Free, yes, from debauchery and vice, but hotbeds of sedition.
by Mike Olmert
Adapted from “Coffeehouses, The Penny Universities” by Mike Olmert, first published in the journal Colonial Williamsburg in spring 2001.
Coffeehouses in the 18th Century
The coffeehouse had it over the tavern, because it was widely thought you wouldn’t get drunk there. Coffeehouses served such other libations as tea, chocolate, and sometimes alcohol. But the strongest stimulant on offer was conversation: such talk as was the natural and obvious precursor to early modern revolutions, social, political, scientific, and intellectual.
Still, coffeehouses had their critics. Almost from the start of the English coffee craze, which dates from 1651, coffeehouses were pilloried by churchmen who suspected they were occasions of sin, by women who weren’t allowed inside, by tavern-keeps who resented the competition, and by the establishment who saw them as nurseries of murmuring and sedition.
The complaints went unheeded. Once people started drinking coffee, they could scarcely be stopped. More than 2,000 coffeehouses are documented in and around 17th and 18th-century London.
R. Charlton’s Coffeehouse
Wander down to the eastern end of Williamsburg’s Duke of Gloucester Street. Here, the site of the Exchange, the Capitol, and the Public Records Office conspire to suggest a more serious world, where considerations of money and property and power once filled the air. Until recently here stood the Cary Peyton Armistead House, a vast yellow-frame anachronism built in 1891. Beneath and inside it were the bones of the colonial capital’s most famous coffeehouse, R. Charlton’s. On this spot, in 1765, Governor Francis Fauquier reported that he was accosted by a Stamp Act mob, confronted by an angry throng while he was at “the Coffeehouse, in the porch of which I had seated myself with many of the council.”
A truck carried the Armistead house off its foundation to a North Henry Street lot in November 1995. An inspection revealed that two of the cellar’s brick walls dated to the mid-eighteenth century and were part of R. Charlton’s. More than a hundred wooden framing members from the original structure were reused in the nineteenth-century house. The angles at which they were cut, the tenons, framers’ scribe marks, and bits of the original plaster and paint were eloquent about the size and shape and decoration of the coffeehouse.
The continuing investigation of Colonial Williamsburg's coffeehouse site is interdisciplinary. Historians looking at legal documents are supported by architectural historians examining bits of brick and wood. They turned to dendrochronology for the 1749 date. Seasons of digging found archaeological evidence for what sort of fare, gustatory and intellectual, could be had at R. Charlton’s. At the site archaeologists found a set of human vertebrae and a finger bone with copper wires and a pin attached, possibly from an exhibit or an articulated human skeleton used in lectures.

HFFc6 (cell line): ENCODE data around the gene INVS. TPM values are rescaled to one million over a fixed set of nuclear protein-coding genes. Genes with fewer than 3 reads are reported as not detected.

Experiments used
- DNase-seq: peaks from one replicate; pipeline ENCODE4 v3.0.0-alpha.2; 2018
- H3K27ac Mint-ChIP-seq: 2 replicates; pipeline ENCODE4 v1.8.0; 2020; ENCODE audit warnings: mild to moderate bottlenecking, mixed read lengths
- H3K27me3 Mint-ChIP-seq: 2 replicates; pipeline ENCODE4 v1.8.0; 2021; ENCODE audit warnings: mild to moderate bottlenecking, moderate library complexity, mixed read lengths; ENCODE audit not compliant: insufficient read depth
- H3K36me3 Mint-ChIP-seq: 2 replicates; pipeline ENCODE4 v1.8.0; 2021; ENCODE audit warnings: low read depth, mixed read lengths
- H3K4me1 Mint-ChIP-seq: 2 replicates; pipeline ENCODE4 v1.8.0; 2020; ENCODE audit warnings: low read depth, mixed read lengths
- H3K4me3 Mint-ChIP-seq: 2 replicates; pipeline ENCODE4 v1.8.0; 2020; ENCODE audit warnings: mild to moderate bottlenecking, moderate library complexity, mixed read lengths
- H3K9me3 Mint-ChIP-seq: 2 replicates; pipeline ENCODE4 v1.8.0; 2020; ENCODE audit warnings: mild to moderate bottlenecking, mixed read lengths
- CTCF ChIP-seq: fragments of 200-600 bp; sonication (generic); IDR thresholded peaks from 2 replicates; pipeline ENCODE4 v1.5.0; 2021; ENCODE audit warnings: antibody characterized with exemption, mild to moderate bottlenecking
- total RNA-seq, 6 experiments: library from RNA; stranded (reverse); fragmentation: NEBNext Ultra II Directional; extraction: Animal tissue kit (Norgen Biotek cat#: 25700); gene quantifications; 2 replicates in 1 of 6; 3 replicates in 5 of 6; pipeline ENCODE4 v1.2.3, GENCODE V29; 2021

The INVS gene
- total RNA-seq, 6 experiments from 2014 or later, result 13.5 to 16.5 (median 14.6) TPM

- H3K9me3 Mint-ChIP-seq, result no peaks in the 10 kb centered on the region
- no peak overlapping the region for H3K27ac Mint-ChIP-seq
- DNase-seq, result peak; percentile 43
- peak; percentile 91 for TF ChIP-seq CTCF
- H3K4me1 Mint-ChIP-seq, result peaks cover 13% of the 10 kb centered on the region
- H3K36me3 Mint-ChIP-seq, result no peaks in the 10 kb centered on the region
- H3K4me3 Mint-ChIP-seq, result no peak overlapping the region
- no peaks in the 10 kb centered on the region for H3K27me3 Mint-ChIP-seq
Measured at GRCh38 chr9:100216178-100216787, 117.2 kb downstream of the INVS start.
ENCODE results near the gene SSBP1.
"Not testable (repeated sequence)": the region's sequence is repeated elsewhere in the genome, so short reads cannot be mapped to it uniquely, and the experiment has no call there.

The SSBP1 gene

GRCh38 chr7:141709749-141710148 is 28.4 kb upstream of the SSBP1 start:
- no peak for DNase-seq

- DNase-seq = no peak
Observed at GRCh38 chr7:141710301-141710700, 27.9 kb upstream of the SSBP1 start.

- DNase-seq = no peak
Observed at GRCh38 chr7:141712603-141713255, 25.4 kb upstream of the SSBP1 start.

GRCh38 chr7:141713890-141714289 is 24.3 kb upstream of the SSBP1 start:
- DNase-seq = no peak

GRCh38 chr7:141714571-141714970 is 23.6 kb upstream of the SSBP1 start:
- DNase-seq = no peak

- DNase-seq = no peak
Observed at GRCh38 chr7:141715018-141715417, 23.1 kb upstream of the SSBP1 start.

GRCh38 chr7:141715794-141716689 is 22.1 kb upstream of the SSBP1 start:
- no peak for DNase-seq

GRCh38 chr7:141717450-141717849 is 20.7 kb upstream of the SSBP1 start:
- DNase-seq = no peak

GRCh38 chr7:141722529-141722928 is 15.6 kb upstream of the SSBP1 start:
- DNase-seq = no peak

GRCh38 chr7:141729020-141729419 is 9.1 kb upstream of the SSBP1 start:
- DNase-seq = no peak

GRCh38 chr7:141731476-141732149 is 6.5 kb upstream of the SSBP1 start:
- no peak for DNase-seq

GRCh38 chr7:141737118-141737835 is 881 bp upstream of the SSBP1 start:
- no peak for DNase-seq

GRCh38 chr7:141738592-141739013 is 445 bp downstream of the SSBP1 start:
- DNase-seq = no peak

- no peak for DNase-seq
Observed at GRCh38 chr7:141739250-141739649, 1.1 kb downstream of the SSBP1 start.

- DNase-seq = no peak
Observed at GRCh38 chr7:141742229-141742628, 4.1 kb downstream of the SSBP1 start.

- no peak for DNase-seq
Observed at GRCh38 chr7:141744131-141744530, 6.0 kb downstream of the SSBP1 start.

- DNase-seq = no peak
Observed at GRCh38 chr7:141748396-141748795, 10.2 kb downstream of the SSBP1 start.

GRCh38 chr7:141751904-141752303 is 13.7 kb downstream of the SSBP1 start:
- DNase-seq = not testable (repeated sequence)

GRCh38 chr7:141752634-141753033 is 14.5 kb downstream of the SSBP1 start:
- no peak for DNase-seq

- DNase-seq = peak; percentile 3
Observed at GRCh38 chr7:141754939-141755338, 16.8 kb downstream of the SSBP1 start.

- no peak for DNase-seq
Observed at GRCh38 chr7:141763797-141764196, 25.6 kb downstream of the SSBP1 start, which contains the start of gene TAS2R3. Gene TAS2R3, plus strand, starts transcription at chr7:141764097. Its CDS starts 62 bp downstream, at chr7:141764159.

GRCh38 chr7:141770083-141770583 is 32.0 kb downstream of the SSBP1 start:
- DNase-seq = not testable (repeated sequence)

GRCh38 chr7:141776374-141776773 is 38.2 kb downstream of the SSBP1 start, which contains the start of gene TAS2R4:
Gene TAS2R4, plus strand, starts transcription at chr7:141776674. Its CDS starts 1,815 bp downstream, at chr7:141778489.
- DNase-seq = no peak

Reconstruction detective work suggests the building was wooden, one-story high, and stood on a full-height brick basement. It was thirty-five feet square, erected on a plot hardly bigger than the footprint of the building, which had been carved out of the original Williamsburg Lot 58 in 1747.
The building was covered with sawn weatherboards painted Spanish brown, later painted white. The roof had wooden shingles. The basement was entered through a large door that opened out at grade level into the ravine outside the southeast corner. Goods would have been unloaded there before being taken upstairs. A vast base of brickwork smack in the center of the cellar may have been a kitchen; its chimney running up through the structure could have supported other hearths and other flues.
Forums for News and Ideas
In time, coffeehouses also began providing tea, chocolate, and tobacco, three other benefits of England's growing global sway. But the most important innovation of the coffeehouse may have been news. The latest advices and circular letters with news of London and the world passed from hand to hand, were read aloud, and sometimes posted on a notice board. The coffeehouse was changing the way of life.
The coffeehouse had become the new court, an egalitarian and yet somewhat elite space, where men of all classes could mix and exchange ideas. Merchants and intellectuals who had no voice at court were heard out here. It is not too much to say that the American and French revolutions started out ab ovo —that is to say, from the egg—in coffeehouses. The coffeehouse had become, like the royal court at the height of the Restoration, a center for serious public discussion and for civilizing thought in general.
Inside the history of the coffeehouse may reside one of the secrets of America’s strange success as a new nation. Coffeehouses were an experiment in learning how society could regulate itself with something other than a royal court. In the best sense, coffeehouses were little parliaments, little universities, little news centers, and, despite their occasional inhumanity, little chapels.